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Wild Space Weapons IdeasWhile space has been an excellent forum for peaceful exploration, it is also an excellent high ground from which to gain a military advantage. Spy satellites have been in use for decades. And in one form or another, as long as the Space Age has been around, various agencies have envisioned using space as a platform for missile launches or other activities. In this slide show, check out the top 10 space weapon concepts from over the years. (This slideshow was updated on Dec. 21, 2016).
FIRST STOP: Missiles
Here's a look at 10 nasty ways warfare may reach space.
MissilesSlide 2 of 22
Missiles have actually been used for about 1,000 years, although Encyclopedia Britannica points out that there is no authoritative history of the first rockets. China is usually cited as the location where rockets first appeared, followed by Europe. Metal-cylinder rockets were first used in India in the 18th century, which sparked an English version from Sir William Congreve. Rockets were also used in a limited way in the Mexican-American War, the American Civil War and the First World War.
Vast improvements in rocketry, however, began to show up in the military field in the Second World War. Both the Axis Powers and the Allies used missiles, but it was the German V-2 rocket that attracted the most attention, due to the more than 1,000 missiles that were fired at Britain. When Germany lost the war, several of the nation's rocket scientists were picked up by the Soviet Union and the United States. This helped improve rocket technology in both countries and spurred the space race between the superpowers. Missiles are, of course, still in use today, especially as intercontinental ballistic missiles (ICBMs, see future slides for more information).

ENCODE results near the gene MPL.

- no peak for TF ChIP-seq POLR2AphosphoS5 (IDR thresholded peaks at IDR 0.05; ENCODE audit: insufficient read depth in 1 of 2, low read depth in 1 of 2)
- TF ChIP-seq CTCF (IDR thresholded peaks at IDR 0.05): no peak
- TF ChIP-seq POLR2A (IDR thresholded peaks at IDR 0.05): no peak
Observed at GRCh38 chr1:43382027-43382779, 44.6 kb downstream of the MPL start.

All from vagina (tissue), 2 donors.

NEXT: DARPA's MAHEMSlide 3 of 22
DARPA's MAHEMSlide 4 of 22
Enemies facing down a device that blasts streams of molten metal probably won't stand much of a chance. This idea, popularized in science fiction novels such as Arthur C. Clarke's "Earthlight" (1955), may become real someday thanks to the funding of the U.S. Defense Advanced Research Projects Agency (DARPA).
The Magneto Hydrodynamic Explosive Munition (MAHEM) was announced in 2008. While no updates have occurred for quite some time, the page for MAHEM is still active on DARPA's website. The program promises "the potential for higher efficiency, greater control, and the ability to generate and accurately time multiple jets and fragments from a single charge," with what DARPA officials wrote is "lethality precision." MAHEM could possibly be deployed on rockets, the officials added.
NEXT: A Tactical High Energy LaserSlide 5 of 22
Project THELSlide 6 of 22
The Tactical High Energy Laser (THEL) program ran between 1996 and 2005, according to Northrop Grumman. THEL was created as a joint project between the United States and Israel. During that decade of development, the ground-based system destroyed 46 mortar rounds, rockets and artillery — all of which were airborne.
While the program is no longer active, Northrop Grumman says the technology is now being reconstructed for the U.S. Army's Solid State Laser Testbed Experiment that, like THEL, will take place at White Sands Missile Range in New Mexico.
NEXT: Weaponized SatellitesSlide 7 of 22
Weaponized SatellitesSlide 8 of 22